Ground cover toughest, flattest?

I need to cover a short area -- a path leading from the lawn to a gate which is very rarely used. There is a small area to the R. of the path, up against a neighbor fence.
After debating the up & down sides of DG and pebbles, I am not satisfied with either.
Can anybody suggest a ground cover that lies really, really flat and is very tough. The aesthetics are sort of important, but the practicalities over-ride.
This is So. Calif coastal.
TIA
HB
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On 6/14/13 10:40 AM, Higgs Boson wrote:

is very rarely used. There is a small area to the R. of the path, up against a neighbor fence.

Cinquefoil (Potentilla neumanniana, also known as P. verna).
--
David E. Ross
Climate: California Mediterranean, see
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Don't know what grows there. Here in NJ we'd plant Pachysandra (about 6") or Vinca (about 4").
They keep most other plants out without any work to speak of.
--
Dan Espen

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On Friday, June 14, 2013 5:27:13 PM UTC-7, mlcwa wrote:

will also look at cinquefoil. Dan, the ones you suggested are too tall; I need something really, really flat, but thanks a bunch. HB
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Moss,
--
Dan Espen

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Higgs Boson writes:

Without knowing the square footage no one can offer more than wild speculation... "short" and "small" are meaningless drivel.
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On Saturday, June 15, 2013 8:48:03 AM UTC-7, Brooklyn1 wrote:

Yo, Brooklyn, ease off with the "meaningless drivel" <g>.
I went to our nabe stone yard today and was glad to see that they have broken flagstone for reasonable $. I am going to draw a map for the sales person; in the process I will have square footage for thee.
Now have a nice Father's Day (if applicable).
HB
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On Sat, 15 Jun 2013 15:20:45 -0700 (PDT), Higgs Boson

I knew flagstone was reasonably priced when I originally suggested it... and it needn't be fancy schmancy stone for a rarely used path... and all flagstone is broken, that's what flagstone is, only some idiots decided it looks better diamond sawed all the same size/shape. I think flagstone looks nicer in its natural state, random configuration. http://geology.about.com/od/mineral_resources/tp/Where-Rock-Materials-Come-From.htm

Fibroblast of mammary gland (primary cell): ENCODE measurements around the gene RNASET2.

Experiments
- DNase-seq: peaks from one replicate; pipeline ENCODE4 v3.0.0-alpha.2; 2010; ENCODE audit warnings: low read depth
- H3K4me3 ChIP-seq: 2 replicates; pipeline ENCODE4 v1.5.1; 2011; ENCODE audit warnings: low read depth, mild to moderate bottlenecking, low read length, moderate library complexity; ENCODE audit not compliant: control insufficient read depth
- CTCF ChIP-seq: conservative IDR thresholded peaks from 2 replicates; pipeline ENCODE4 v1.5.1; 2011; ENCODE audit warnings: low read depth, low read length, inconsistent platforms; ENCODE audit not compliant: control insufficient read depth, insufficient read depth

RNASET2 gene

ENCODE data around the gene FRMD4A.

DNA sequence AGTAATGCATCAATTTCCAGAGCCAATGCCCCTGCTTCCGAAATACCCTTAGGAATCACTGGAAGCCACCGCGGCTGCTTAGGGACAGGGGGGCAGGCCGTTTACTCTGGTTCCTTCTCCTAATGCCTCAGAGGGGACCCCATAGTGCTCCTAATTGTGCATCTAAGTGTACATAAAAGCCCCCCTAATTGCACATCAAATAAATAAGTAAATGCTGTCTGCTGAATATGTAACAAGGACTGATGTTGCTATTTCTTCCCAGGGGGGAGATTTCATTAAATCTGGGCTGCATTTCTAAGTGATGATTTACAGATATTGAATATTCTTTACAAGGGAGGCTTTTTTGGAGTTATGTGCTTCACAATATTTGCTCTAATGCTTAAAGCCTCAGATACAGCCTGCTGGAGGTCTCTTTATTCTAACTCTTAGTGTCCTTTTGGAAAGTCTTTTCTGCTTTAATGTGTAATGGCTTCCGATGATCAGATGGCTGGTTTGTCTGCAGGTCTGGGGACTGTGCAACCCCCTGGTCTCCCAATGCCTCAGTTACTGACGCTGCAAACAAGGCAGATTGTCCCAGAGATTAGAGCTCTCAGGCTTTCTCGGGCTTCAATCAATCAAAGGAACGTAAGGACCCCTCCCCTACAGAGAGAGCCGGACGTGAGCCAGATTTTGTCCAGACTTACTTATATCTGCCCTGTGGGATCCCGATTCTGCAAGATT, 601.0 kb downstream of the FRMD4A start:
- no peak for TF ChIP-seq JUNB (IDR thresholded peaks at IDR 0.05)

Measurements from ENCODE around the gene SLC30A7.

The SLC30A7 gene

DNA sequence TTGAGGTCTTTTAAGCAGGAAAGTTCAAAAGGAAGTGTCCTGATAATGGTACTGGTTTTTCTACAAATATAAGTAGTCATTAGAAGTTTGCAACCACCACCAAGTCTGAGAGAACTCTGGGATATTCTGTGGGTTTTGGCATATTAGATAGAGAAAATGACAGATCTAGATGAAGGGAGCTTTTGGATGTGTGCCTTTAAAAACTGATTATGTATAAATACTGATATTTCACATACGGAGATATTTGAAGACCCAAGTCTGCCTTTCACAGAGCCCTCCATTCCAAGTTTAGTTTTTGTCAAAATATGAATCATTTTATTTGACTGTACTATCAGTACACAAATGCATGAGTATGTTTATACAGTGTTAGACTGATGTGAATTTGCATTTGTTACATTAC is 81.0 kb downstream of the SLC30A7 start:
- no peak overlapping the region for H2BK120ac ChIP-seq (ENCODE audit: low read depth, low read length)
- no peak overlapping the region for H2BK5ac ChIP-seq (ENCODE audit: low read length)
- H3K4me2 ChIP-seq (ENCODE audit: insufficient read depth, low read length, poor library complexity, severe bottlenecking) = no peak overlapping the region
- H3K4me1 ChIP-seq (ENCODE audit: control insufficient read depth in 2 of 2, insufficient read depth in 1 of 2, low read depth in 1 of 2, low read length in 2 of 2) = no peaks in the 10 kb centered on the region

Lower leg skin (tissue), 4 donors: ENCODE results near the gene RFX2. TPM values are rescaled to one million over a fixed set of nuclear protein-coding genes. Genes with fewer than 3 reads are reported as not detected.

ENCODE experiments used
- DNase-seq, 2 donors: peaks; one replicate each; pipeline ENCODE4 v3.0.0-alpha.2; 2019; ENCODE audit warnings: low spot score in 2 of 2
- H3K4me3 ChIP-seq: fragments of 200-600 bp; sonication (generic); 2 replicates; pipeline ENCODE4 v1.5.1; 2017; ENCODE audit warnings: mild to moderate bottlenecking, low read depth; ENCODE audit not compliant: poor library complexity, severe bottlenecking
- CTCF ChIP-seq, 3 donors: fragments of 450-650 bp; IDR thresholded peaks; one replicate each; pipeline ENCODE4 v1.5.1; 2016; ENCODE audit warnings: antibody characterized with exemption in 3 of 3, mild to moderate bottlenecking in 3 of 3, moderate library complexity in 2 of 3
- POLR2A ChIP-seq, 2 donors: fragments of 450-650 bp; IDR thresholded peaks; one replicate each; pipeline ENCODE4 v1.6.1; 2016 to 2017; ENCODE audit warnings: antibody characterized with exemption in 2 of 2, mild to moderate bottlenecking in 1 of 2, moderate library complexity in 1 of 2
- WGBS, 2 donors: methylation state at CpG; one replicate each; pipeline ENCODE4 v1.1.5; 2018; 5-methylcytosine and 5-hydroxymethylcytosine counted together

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On Saturday, June 15, 2013 6:31:21 PM UTC-7, Brooklyn1 wrote:

http://geology.about.com/od/mineral_resources/tp/Where-Rock-Materials-Come-From.htm Great site, thanks! I think the broken flagstone is going to be my solution. I just hope, at $20/SF, it doesn't add up too much. The lady that showed me to the stuff reminded me to have the yard guy pick out nice pieces. Rather than just measure, I'll print out a pic on my color printer and show to yard guy.
Now to price creeping Thyme or similar.<g>
HB
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So you're looking for non-plant material? If you end up with spaces between stones or some such, you might consider wooly thyme. It's very low to the ground, has cute pink flowers, and can take some foot traffic.
Patty
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On Friday, June 14, 2013 5:12:23 PM UTC-7, Patty Winter wrote:

HB

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On Fri, 14 Jun 2013 10:40:51 -0700 (PDT), Higgs Boson

very rarely used. There is a small area to the R. of the path, up against a neighbor fence.

Flagstone is attractive and requires no maintenence. Pebbles/gravel is ugly, screams CHEAP, and you'll forever be retrieving migrating stones.
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On Friday, June 14, 2013 11:13:32 AM UTC-7, Brooklyn1 wrote:

against a neighbor fence.

ver-ride.

Yes, been there, done that on another path.
Flagstone very tempting but expensive for a small, out-of-the-way area rare ly used.
Was also thinking round (or preferably hexagonal) stepping stones, but have to deal with area in between and around. I know there exist plants sold s pecifically to fill the cracks between stepping/flagstones. First need to check if local place has broken pieces cheaper.
Tx for suggestion.
HB
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On 14/06/2013 18:40, Higgs Boson wrote:

is very rarely used. There is a small area to the R. of the path, up against a neighbor fence.

Bit puzzled why it needs to be very tough if it is very rarely used.
I don't know if it is called the same thing in the USA but what about wooden decking?
--

Jeff

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On Friday, June 14, 2013 2:19:19 PM UTC-7, Jeff Layman wrote:

is very rarely used. There is a small area to the R. of the path, up against a neighbor fence.

Needs to be "tough" because I don't want to be bothered watering & mowing. I just want it to stay down there and keep the mud/dirt under control.
Area much too small for wooden decking, but thanx for suggestion.
Am zig-zagging back & forth in my so-called mind. As mentioned earlier, considering pieces of broken flagstone (if local place has them) with those tiny plants used in interstices of flagstones/pavers, etc.
Will look on-line for those "tiny plants", but if any come to mind, would appreciate the URL.
TIA
HB

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